YES, but data aren’t plentiful. Limited evidence suggests that turmeric and its active compound, curcumin, are effective for rheumatoid arthritis and other inflammatory conditions (strength of recommendation [SOR]: C, primarily low-quality cohort studies with small patient numbers).
Curcumin has shown limited benefit for patients with psoriasis, inflammatory bowel disease (IBS), inflammatory eye diseases, familial adenomatous polyposis, and kidney transplantation (SOR: B, small, short randomized controlled trials [RCTs]).
No evidence indicates that curcumin helps patients with human immunodeficiency virus (HIV) (SOR: B, single RCT)
Although extensive in vitro and animal studies have analyzed the effect of curcumin on inflammation and inflammatory mediators (including inhibition of lipoxygenase, cyclooxygenase-2, leukotrienes, thromboxane, prostaglandins, and tumor necrosis factor),1 few human studies have looked at patient-oriented outcomes.
Rheumatoid arthritis. One very small (N=18) double-blind crossover study showed a statistically significant improvement in morning stiffness, walking time, and joint swelling in rheumatoid arthritis patients taking curcumin.2
Psoriasis. A cohort study demonstrated that curcumin applied topically in a gel formulation to patients with psoriasis resulted in either resolution or reduction in psoriatic plaques after 8 weeks of treatment.3
IBS. Two studies have found curcumin to have a positive effect on patients with IBS. A cohort study (N=10) of patients with ulcerative colitis or Crohn’s disease demonstrated symptomatic improvement (more formed stools, less frequent bowel movements, and less abdominal pain and cramping) after consuming curcumin for 2 and 3 months, respectively.4 A randomized, double-blind, multicenter trial (N=89) showed that 6 months of daily curcumin improved the clinical activity index and maintained remission in patients with ulcerative colitis.5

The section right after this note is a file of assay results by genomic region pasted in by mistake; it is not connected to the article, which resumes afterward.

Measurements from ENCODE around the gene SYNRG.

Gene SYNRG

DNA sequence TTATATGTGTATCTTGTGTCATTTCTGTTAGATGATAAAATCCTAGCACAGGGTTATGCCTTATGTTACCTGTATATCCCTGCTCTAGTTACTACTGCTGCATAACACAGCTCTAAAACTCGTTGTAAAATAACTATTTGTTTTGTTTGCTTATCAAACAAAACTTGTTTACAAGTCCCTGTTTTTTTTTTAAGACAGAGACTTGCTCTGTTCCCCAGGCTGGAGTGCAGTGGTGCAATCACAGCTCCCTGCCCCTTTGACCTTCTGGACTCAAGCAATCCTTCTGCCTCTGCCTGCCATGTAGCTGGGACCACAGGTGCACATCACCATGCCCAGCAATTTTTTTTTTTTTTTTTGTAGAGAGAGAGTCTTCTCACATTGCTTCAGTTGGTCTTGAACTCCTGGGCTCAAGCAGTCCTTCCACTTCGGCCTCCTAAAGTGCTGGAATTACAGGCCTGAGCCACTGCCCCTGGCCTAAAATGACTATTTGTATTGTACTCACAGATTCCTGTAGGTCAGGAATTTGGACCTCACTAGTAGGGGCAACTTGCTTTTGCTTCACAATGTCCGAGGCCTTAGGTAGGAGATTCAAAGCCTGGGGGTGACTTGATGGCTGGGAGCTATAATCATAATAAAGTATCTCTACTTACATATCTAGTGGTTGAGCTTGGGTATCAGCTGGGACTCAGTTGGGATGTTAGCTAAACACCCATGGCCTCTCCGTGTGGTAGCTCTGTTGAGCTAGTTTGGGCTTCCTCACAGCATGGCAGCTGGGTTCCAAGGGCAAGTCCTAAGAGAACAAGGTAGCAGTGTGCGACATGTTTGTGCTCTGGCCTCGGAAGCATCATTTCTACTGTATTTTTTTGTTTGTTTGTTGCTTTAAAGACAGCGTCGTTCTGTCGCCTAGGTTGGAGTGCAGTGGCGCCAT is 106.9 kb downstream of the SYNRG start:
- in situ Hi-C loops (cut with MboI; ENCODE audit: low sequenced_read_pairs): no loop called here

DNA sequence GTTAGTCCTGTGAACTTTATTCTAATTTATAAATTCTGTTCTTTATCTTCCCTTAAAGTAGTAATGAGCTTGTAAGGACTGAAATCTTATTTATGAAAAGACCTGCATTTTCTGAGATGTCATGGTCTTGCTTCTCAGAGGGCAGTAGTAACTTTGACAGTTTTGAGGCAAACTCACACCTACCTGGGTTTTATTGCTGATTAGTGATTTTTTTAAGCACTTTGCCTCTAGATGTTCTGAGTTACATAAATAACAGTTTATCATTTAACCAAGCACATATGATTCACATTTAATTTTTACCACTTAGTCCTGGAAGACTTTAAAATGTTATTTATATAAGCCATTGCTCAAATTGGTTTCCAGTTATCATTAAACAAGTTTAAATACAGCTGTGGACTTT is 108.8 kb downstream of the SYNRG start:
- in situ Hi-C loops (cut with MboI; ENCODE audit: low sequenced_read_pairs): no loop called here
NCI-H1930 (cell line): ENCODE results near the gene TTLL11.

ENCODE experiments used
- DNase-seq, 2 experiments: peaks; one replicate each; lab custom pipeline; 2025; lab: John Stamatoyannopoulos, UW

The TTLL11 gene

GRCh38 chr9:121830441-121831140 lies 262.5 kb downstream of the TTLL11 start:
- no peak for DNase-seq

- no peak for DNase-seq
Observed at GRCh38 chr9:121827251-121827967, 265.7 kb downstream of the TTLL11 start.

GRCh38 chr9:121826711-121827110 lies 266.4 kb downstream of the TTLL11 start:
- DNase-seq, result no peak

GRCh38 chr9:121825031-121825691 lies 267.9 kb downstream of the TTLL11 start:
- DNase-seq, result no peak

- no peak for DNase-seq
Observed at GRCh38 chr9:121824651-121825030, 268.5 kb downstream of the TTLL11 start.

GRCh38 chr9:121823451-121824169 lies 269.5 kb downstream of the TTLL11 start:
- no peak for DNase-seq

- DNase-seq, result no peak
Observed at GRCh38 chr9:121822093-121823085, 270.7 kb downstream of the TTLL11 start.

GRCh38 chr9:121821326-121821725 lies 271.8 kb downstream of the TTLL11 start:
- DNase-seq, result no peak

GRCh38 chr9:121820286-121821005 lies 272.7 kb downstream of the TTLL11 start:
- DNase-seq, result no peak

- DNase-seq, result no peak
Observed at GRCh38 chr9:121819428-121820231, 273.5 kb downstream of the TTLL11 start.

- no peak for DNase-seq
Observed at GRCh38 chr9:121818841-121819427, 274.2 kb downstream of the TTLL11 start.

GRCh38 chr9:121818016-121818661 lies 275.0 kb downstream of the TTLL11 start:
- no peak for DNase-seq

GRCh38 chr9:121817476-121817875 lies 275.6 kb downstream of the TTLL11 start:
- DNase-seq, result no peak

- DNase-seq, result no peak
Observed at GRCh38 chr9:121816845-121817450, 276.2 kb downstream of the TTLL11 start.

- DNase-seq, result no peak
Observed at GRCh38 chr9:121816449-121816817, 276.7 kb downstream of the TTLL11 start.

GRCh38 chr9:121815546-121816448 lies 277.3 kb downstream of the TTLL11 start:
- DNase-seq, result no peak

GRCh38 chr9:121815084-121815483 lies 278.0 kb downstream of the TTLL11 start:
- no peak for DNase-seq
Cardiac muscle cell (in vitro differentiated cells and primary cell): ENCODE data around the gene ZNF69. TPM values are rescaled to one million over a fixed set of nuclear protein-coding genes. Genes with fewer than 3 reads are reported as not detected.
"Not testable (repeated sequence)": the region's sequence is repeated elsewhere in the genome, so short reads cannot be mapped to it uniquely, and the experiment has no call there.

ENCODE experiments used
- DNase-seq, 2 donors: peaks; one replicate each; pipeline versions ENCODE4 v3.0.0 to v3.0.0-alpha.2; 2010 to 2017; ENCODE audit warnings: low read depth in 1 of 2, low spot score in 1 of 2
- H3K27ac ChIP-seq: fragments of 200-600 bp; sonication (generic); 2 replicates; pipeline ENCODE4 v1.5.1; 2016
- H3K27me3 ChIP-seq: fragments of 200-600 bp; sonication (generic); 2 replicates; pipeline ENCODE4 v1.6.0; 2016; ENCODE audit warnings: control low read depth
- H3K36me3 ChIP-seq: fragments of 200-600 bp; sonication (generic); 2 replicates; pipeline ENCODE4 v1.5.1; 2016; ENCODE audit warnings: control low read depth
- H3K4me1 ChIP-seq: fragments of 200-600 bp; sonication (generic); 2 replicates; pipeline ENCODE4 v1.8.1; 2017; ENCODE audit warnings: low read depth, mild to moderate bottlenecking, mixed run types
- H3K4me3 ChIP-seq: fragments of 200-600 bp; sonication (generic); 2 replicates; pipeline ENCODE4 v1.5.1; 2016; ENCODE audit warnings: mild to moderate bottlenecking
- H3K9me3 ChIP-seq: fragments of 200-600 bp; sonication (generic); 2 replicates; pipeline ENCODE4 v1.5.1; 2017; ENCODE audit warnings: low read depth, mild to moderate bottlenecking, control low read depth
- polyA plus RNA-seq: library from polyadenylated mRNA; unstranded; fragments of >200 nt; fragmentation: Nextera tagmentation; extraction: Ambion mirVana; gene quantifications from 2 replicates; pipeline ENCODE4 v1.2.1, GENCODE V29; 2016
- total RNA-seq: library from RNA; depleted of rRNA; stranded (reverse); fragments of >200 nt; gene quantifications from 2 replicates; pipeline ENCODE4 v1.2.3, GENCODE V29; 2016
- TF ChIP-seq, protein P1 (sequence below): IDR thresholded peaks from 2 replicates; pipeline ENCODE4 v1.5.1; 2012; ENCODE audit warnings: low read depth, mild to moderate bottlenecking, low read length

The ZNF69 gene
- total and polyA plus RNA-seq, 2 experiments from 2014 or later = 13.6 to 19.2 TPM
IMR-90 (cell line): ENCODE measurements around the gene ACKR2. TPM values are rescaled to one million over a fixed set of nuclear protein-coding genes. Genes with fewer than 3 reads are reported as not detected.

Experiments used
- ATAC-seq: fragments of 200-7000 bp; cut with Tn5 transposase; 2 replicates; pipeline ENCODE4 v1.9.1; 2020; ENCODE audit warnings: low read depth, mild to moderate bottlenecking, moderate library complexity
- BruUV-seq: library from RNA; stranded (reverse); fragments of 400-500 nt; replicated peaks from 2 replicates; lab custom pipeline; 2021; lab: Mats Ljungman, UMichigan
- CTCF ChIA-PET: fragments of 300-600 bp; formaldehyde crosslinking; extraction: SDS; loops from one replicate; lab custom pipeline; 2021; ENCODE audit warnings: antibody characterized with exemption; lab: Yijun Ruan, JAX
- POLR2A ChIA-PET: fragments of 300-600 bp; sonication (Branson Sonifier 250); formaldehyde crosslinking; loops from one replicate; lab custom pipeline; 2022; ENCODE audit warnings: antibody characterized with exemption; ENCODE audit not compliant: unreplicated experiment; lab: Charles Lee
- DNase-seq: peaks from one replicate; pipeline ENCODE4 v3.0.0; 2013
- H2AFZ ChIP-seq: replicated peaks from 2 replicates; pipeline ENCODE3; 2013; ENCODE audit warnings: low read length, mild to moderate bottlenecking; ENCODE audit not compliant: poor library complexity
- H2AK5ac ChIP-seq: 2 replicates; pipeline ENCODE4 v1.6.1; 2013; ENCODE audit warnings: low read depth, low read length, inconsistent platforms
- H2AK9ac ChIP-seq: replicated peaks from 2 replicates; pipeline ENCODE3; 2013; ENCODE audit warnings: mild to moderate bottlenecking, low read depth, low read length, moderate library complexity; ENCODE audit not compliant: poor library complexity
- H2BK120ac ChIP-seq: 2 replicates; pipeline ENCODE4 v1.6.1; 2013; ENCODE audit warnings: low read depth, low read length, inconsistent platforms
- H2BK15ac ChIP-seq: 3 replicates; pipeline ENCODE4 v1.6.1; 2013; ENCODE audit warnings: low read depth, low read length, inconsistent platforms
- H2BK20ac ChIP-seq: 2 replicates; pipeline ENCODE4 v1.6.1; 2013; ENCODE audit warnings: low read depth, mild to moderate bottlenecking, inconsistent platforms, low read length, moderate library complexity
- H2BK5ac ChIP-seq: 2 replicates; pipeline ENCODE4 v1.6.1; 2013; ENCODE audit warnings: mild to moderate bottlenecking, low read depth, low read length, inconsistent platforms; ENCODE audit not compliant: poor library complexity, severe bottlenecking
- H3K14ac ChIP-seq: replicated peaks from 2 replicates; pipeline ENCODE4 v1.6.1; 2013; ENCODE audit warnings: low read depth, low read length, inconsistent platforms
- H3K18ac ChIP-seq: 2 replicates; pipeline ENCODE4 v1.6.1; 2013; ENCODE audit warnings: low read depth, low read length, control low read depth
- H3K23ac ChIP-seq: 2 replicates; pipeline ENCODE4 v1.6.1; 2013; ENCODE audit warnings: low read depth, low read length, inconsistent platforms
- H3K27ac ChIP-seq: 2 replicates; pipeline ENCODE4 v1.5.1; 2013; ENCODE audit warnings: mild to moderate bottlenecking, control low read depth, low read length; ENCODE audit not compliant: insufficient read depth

Inflammatory eye diseases. A cohort study of 32 patients found that curcumin was as effective as corticosteroids for chronic anterior uveitis (as demonstrated by improved vision, decreased keratic precipitates, and a break of synechiae assessed by slit lamp examination).6 Another small cohort study (N=5) by the same authors showed that curcumin reduced or resolved inflammatory orbital pseudotumor (as evidenced by reduced ocular swelling, normal ocular movements, and absence of diplopia).7
Familial adenomatous polyposis. A small cohort study (N=5) demonstrated a decrease in size and number of adenomas in patients with familial adenomatous polyposis after a mean of 6 months of treatment with curcumin, although patients received quercetin concurrently during the treatment period.8
Kidney transplantation. A cohort study followed 43 dialysis-dependent cadaver kidney recipients who had taken curcumin for 1 month. Investigators observed reduced acute rejection and neurotoxicity over the course of 6 months.9
HIV. Curcumin didn’t reduce viral load or improve CD4 counts in 40 HIV patients in the single study identified in a Cochrane Review.10
Dosage and adverse effects.
Dosing varied across the studies reviewed in this Clinical Inquiry, but generally was 500 to 1000 mg, 1 to 3 times daily. Curcumin doses as high as 12,000 mg daily have been given in experimental settings without significant adverse events. Minor gastrointestinal side effects, including nausea and diarrhea, have been reported.11
The National Center for Complementary and Alternative Medicine of the National Institutes of Health states that little reliable evidence exists to support the use of turmeric for any health condition because few clinical trials have been conducted. Preliminary findings from animal and laboratory studies suggest that curcumin may have anti-inflammatory and anticancer properties, but these findings have not been confirmed in people.12